Children need humans and not screens


In these challenging times when the pandemic has forced many across the globe to remain within specified confines, children are experiencing major changes in routine that may negatively impact their health and well-being. It is, as such, important to limit their recreational screen time.

It is important to have a balanced approach to screen time by making sure that children use screens in a balanced way as part of a healthy lifestyle.

Not too little, not too much but just the right amount of screen time is what your kids need because controlling a child's screen time can be challenging.

As kids are growing up with smartphones, tablets, and other electronic devices, here are some tips on limiting child's screen usage on daily basis as it affects early childhood development.

Screen time

Screen time means "time spent in sedentary behaviours such as viewing television, playing video games, and using computer and smartphones". In today's word, children are "digital natives" born in an era of evolving technology where screen time is embedded in their daily lives. In recent times it is impossible to not have screens at home but there are ways how excess exposure can be regulated to ensure healthy childhood development.

Appropriate screen time for children

The World Health Organization (WHO) guideline recommends no screen exposure to children less than 2 years old and not more than 1 hour of screen time for children 2 to 4 years of age.

In addition to that, in a 24-hour day:

- Infants less than 1 year should also be physically active and engaged in e.g., interactive floor-based play or at least 30 minutes in prone position (tummy time)

- Children above 1 year of age should spend at least 180 minutes in a variety of types of physical activity.

- To avoid sedentary behaviors children below 6 years should not be restrained for more than 1 hour at a time (e.g., strollers, high chairs, or strapped on a caregiver's back). When the child is not engaged in any form of physical activity reading, storytelling, colouring and social games with a caregiver is encouraged.

- Good quality sleep is equally essential with a minimum of 10 to 13 hours of sleep for all children below 6 years.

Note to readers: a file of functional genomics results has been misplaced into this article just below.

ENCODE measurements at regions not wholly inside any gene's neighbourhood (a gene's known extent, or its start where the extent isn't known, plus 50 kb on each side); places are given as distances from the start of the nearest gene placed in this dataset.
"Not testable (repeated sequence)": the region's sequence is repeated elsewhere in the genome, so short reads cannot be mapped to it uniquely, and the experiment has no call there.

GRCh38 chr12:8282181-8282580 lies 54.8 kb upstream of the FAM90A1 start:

Effects of excess screen time on childhood development

- We know that there are many potential benefits of digital technology but for pre-schoolers health and developmental risks outweigh the benefits.

Obesity, headache, eye problems, back ache and sleep disturbances are some of the commonly seen health issues when screen time is excessive.

- Environmental factors, parent child interaction and real life experiences have a profound influence on a child's development and learning. Hence, increased screen time could potentially deprive the child's environment leading to language delay, inability to apply what the child has learnt through screen in real life situations, poor school readiness, attention, memory, reading difficulties and deficits in social interactions and communication. Behavioral problems such as high emotional reactivity, aggression and temper tantrums could also be the consequences of excess screen exposure.

- For children younger than 2 years their understanding of content on 2-dimensional screens is limited. They can imitate and recall actions performed by a person on a screen or imitate sign language but cannot learn new knowledge at less than 30 months of age without a real-life adult helping them learn.

- Play and human interaction is the key to a child's overall development. Therefore, digital media and learning cannot be a substitute for shared parent-child experiences, interaction and learning.

Suggestions and recommendation for parents to navigate excess screen time

- Setting aside a time for using screen – setting clear boundaries around the amount, content time of the day screen is used.

- Setting screen free time and zones – avoiding screen use during mealtimes and one-hour before bedtime.

- Parents should watch and play with digital media together with their children i.e., co viewing. This creates an opportunity for parent child interaction, sharing of experiences, commenting on the video, asking open ended questions instead of commenting on the digital device e.g. tap that, push this, switch to right etc.

- Help the child apply knowledge gained from apps or TV programs in real life situations.

- Supervision and monitoring of screen use and uninstall those that are violent or age inappropriate.

- Children should be encouraged to involve in creative activities and play such as drawing, colouring, storytelling, craft work, playing with blocks etc.

- Parents to serve as role models and be aware of their own screen time and always be available when the child is trying to speak or interact with him/her. Parent's should set their children as priority rather than screen.

Lockdown specific strategies

As children are exposed to excessive screen time during the lockdown, In these challenging times for parents and children , globally. The COVID-19 pandemic has exaggerated excessive screen use (online classes, use of social media, playing video games) among children. Furthermore, homes have become workplaces as the culture of work from home/online work has taken over in most parts of the world. This makes it even more difficult for parents to model appropriate behaviour.

Nevertheless, parents could apply few strategies to limit increased screen exposure such as:

- Channelize children's curiosity and energy by involving them in household chores and exercise. Making arrangements for indoor play activities and playing board games.

- Introduce new hobbies

- Maintain a structured routine

- Self-care: parents to take time out for themselves (relaxing or engaging in doing things they like) to be able to care for children adequately.

Dr Utkarsh Karki is a Consultant at Child and Adolescent Psychiatry Unit in Kanti Children's Hospital.